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Reference

    Log streaming: Elasticsearch

      Last updated October 07, 2019

    Fastly's Real-Time Log Streaming feature can send log files to Elasticsearch. Elasticsearch is a distributed, RESTful search and analytics engine.

    Prerequisites

    Before adding Elasticsearch as a logging endpoint for Fastly services, ensure Elasticsearch is running on a remote server. You’ll need to know the endpoint URL that includes a port to which logs should be sent (make sure it can receive traffic from Fastly) and also the name of the index to send logs to. For more information on setting up Elasticsearch, see the Elasticsearch setup documentation.

    Adding Elasticsearch as a logging endpoint

    Follow these instructions to add Elasticsearch as a logging endpoint:

    1. Review the information in our Setting Up Remote Log Streaming guide.
    2. Click the Elasticsearch logo. The Create an Elasticsearch endpoint page appears.

      the create an Elasticsearch endpoint page

    3. Fill out the Create an Elasticsearch endpoint fields as follows:
      • In the Name field, type a human-readable name for the endpoint.
      • In the Log format field, enter the data to send to Elasticsearch. See the example format section for details.
      • In the URL field, type the Elasticsearch endpoint URL that includes a port to which logs should be sent. Be sure this port can receive incoming TCP traffic from Fastly.
      • In the Index field, enter the name of the Elasticsearch index to send logs to. The index must follow the Elasticsearch index format rules. We support strftime interpolated variables inside braces prefixed with a pound symbol. For example, #{%F} will interpolate as YYYY-MM-DD with today's date.
      • In the Maximum logs field, optionally enter the maximum number of logs to append to a batch, if non-zero.
      • In the Maximum bytes field, optionally enter the maximum size of log batch.
      • In the BasicAuth user field, optionally enter your basic authentication username.
      • In the BasicAuth password field, optionally enter your basic authentication password.
      • In the TLS Hostname field, optionally type the hostname used to verify the server's certificate. This can be either the Common Name (CN) or Subject Alternate Name (SAN).
      • In the TLS CA certificate field, optionally copy and paste the certification authority (CA) certificate used to verify that the origin server's certificate is valid. The certificate you upload must be in PEM format. Consider uploading the certificate if it's not signed by a well-known certification authority. This value is not required if your TLS certificate is signed by a well-known authority.
      • In the TLS client certificate field, optionally copy and paste the TLS client certificate used to authenticate to the origin server. The TLS client certificate you upload must be in PEM format and must be accompanied by a client certificate. A TLS client certificate allows your server to authenticate that Fastly is performing the connection.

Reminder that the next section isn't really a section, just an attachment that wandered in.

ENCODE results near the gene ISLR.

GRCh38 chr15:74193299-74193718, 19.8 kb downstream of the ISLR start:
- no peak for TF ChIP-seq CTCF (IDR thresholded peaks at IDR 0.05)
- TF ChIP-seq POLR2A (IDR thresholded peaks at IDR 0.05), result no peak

• In the TLS client key field, optionally copy and paste the TLS client key used to authenticate to the backend server. The TLS client key you upload must be in PEM format and must be accompanied by a TLS client certificate. A TLS client key allows your server to authenticate that Fastly is performing the connection.
    4. Click the Advanced options link of the Create an Elasticsearch endpoint page. The Advanced options appear.

      the advanced options on the create an Elasticsearch endpoint page

    5. In the Placement area, select where the logging call should be placed in the generated VCL. Valid values are Format Version Default, None, and waf_debug (waf_debug_log). Selecting None creates a logging object that can only be used in custom VCL. See our guide on WAF logging for more information about waf_debug_log.
    6. Click the Create button to create the new logging endpoint.
    7. Click the Activate button to deploy your configuration changes.

    Example format

    Data sent to Elasticsearch must be serialized as a JSON object. Here's an example format string for sending data to Elasticsearch:

    {
      "timestamp":"%{begin:%Y-%m-%dT%H:%M:%S}t",
      "time_elapsed":%{time.elapsed.usec}V,
      "is_tls":%{if(req.is_ssl, "true", "false")}V,
      "client_ip":"%{req.http.Fastly-Client-IP}V",
      "geo_city":"%{client.geo.city}V",
      "geo_country_code":"%{client.geo.country_code}V",
      "request":"%{req.method}V",
      "host":"%{req.http.Fastly-Orig-Host}V",
      "url":"%{json.escape(req.url)}V",
      "request_referer":"%{json.escape(req.http.Referer)}V",
      "request_user_agent":"%{json.escape(req.http.User-Agent)}V",
      "request_accept_language":"%{json.escape(req.http.Accept-Language)}V",
      "request_accept_charset":"%{json.escape(req.http.Accept-Charset)}V",
      "cache_status":"%{regsub(fastly_info.state, "^(HIT-(SYNTH)|(HITPASS|HIT|MISS|PASS|ERROR|PIPE)).*", "\\2\\3") }V"
    }
    
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